Both types of sanitisers, however, do come with limitations. Some viruses like norovirus are not easily killed by either, and they do not work when your hands are too greasy or grimy. And as Dr Leong points out, nothing is cheaper and more effective at killing a wide range of viruses than the combination of soap and water.

However, both alcohol and non-alcohol sanitisers can help keep coronaviruses well at bay if soap and water are not readily available. Just make sure you have one with the right active ingredients, and you’re in good hands.

We thank all our partners for supporting #BYOBclean to prepare and distribute free hand sanitisers to all households in Singapore.

Programme Partners


Volunteer Partners

ABC World Asia
AETOS Holdings Pte Ltd
Asia Pacific Rayon

Asia Pulp & Paper Company Ltd
Asian Agri

Azalea Asset Management
CapitaLand Limited
CEI Limited
Centre for Domestic Employees
Certis CISCO Security Pte Ltd
Clifford Capital Pte Ltd
Development Bank of Singapore Ltd.
Ensign InfoSecurity (Systems) Pte Ltd
Eu Yan Sang International Limited

Football Association of Singapore & Clubs from the Singapore Premier League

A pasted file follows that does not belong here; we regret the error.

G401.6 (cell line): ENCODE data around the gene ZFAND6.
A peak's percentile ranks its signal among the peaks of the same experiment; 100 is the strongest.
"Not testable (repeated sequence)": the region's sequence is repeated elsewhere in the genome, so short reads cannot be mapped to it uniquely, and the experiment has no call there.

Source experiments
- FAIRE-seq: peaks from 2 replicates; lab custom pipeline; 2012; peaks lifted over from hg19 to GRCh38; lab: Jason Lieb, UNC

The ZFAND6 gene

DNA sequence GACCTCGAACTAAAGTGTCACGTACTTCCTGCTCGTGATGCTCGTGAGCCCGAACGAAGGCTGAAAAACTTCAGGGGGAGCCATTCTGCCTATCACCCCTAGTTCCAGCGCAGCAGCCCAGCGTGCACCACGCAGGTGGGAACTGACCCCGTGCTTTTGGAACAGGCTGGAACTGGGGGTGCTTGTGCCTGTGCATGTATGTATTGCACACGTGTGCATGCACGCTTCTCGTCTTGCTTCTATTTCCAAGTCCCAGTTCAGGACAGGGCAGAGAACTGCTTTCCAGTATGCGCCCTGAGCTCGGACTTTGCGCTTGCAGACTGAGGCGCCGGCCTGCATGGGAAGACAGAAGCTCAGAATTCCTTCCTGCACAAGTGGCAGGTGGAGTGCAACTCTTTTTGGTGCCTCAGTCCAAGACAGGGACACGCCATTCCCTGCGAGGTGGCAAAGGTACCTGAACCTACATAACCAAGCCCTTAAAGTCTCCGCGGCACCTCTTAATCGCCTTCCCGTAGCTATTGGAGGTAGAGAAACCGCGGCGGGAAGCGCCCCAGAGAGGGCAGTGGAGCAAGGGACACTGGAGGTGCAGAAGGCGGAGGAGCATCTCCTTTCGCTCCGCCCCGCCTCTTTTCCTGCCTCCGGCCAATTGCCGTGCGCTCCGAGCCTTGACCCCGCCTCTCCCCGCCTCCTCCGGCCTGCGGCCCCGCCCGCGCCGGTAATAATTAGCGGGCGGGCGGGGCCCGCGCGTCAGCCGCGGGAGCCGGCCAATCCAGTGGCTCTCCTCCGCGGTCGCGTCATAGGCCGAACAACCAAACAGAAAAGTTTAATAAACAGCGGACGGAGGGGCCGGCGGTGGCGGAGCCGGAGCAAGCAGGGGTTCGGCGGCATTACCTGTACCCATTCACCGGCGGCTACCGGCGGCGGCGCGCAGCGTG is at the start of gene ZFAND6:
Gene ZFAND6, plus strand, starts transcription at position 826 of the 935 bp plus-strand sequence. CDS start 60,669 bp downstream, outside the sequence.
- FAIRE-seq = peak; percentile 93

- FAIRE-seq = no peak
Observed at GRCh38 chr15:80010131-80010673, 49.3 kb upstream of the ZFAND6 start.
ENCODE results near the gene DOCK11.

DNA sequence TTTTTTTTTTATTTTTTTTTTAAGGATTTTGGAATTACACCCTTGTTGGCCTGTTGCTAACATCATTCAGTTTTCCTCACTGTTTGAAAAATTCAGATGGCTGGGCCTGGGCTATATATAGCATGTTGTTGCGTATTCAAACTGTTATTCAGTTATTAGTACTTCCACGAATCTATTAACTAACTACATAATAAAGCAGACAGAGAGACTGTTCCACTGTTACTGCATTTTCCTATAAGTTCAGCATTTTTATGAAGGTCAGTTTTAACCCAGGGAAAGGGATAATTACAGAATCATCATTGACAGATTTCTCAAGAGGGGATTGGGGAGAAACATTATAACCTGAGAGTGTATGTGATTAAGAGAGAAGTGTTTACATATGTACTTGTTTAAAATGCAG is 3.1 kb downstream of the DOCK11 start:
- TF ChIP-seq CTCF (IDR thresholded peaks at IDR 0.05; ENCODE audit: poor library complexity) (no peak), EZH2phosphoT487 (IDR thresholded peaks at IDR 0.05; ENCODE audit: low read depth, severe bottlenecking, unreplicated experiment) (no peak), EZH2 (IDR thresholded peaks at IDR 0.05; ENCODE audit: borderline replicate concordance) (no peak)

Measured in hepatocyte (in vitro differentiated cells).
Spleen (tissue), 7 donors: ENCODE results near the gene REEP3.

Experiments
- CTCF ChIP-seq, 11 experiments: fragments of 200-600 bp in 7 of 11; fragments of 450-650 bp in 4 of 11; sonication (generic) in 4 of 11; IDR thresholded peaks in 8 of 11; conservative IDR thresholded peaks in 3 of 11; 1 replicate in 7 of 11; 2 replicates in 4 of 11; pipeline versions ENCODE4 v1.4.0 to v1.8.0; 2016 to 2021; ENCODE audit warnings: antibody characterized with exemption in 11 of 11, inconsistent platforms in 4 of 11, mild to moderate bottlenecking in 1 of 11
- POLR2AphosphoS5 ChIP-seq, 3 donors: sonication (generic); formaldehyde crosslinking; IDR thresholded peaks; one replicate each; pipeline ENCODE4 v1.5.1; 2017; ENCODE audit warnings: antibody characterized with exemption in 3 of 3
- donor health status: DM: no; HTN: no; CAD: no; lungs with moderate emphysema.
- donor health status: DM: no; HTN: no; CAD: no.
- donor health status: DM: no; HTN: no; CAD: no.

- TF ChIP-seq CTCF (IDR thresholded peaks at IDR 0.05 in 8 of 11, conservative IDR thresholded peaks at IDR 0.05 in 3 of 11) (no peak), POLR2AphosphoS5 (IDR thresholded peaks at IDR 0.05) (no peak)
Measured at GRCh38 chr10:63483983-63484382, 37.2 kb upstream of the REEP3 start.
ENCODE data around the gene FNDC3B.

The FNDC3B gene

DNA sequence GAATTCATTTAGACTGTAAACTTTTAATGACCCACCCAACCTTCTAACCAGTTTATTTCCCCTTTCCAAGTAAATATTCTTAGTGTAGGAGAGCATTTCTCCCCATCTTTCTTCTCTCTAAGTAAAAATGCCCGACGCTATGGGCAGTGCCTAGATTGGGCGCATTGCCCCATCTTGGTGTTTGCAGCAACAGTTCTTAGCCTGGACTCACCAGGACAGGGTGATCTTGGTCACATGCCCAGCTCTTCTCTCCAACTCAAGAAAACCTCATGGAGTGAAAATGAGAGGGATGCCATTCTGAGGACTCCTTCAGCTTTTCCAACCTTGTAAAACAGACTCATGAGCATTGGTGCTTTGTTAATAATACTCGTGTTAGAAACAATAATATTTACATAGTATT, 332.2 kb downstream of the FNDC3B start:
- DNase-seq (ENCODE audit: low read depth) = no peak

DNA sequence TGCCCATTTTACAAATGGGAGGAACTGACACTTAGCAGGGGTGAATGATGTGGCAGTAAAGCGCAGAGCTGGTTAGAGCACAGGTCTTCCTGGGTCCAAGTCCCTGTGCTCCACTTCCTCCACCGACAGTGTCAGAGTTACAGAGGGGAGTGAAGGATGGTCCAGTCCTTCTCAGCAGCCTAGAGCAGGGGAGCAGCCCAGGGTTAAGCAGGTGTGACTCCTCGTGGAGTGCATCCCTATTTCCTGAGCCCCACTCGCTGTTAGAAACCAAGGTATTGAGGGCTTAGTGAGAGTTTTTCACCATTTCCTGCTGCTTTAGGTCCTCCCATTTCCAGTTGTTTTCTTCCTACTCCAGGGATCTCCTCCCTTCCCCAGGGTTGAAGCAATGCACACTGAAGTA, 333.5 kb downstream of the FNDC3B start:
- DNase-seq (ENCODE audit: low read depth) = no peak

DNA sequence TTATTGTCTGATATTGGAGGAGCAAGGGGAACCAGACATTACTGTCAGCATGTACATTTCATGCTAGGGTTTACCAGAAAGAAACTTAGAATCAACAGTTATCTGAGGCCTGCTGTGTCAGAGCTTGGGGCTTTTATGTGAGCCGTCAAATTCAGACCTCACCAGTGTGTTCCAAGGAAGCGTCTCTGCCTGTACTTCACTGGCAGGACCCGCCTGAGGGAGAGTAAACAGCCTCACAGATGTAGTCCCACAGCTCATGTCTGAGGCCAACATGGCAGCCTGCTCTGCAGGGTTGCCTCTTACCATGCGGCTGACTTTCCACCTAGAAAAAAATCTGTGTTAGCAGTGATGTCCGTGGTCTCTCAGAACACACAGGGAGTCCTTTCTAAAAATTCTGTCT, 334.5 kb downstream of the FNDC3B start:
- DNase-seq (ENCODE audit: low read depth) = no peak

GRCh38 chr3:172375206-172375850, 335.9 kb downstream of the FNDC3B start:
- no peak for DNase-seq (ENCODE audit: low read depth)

Fullerton Financial Holdings Pte. Ltd.
Fullerton Fund Management Company Ltd
Giti Tire Pte Ltd
Gluu Life Pte Ltd

Golden Agri-Resources Ltd
Keppel Corporation
KOP Limited
Kuok (Singapore) Limited

Land Transport Authority
Life Community Services Society

Mandai Park Holdings Pte Ltd
MediaCorp Pte Ltd
Migrant Workers’ Centre
Montigo Resorts Pte Ltd

Nanyang Technological University
National University of Singapore
National Volunteer and Philanthropy Centre
NTUC First Campus Co-operative Ltd 

NTUC Health Co-operative Ltd (Active Ageing Hub) 
OKH Global Ltd

Olam International Limited
Pavilion Capital Holdings Pte. Ltd.
People’s Association

PSA International
PwC Singapore

Royal Golden Eagle Group
RSVP Singapore (The Organisation of Senior Volunteers)
SBS Transit Ltd
SeaTown International Pte. Ltd.
Sembcorp Industries Limited
Sheares Healthcare Group Pte. Ltd.
Singapore Airlines
Singapore Airport Terminal Services Workers Union
Singapore Hokkien Huay Kuan
Singapore Institute of Technology

Singapore Management University
Singapore Pools (Pte) Ltd

Singapore Power
Singapore Technologies Engineering Ltd
Singapore Telecommunications Limited
Singapore University of Social Sciences
SingEx Holdings

SMRT Corporation Ltd
Soilbuild Group Holdings Ltd
ST Telemedia
ST Telemedia Global Data Centres

Surbana Jurong Pte Ltd
Tanoto Foundation
Team Nila

Temasek Life Sciences Laboratory
Thye Hua Kwan Moral Charities
Tuan Sing Holdings Pte Ltd
Union of Power and Gas Employees

Vertex Ventures Holdings
YMCA of Singapore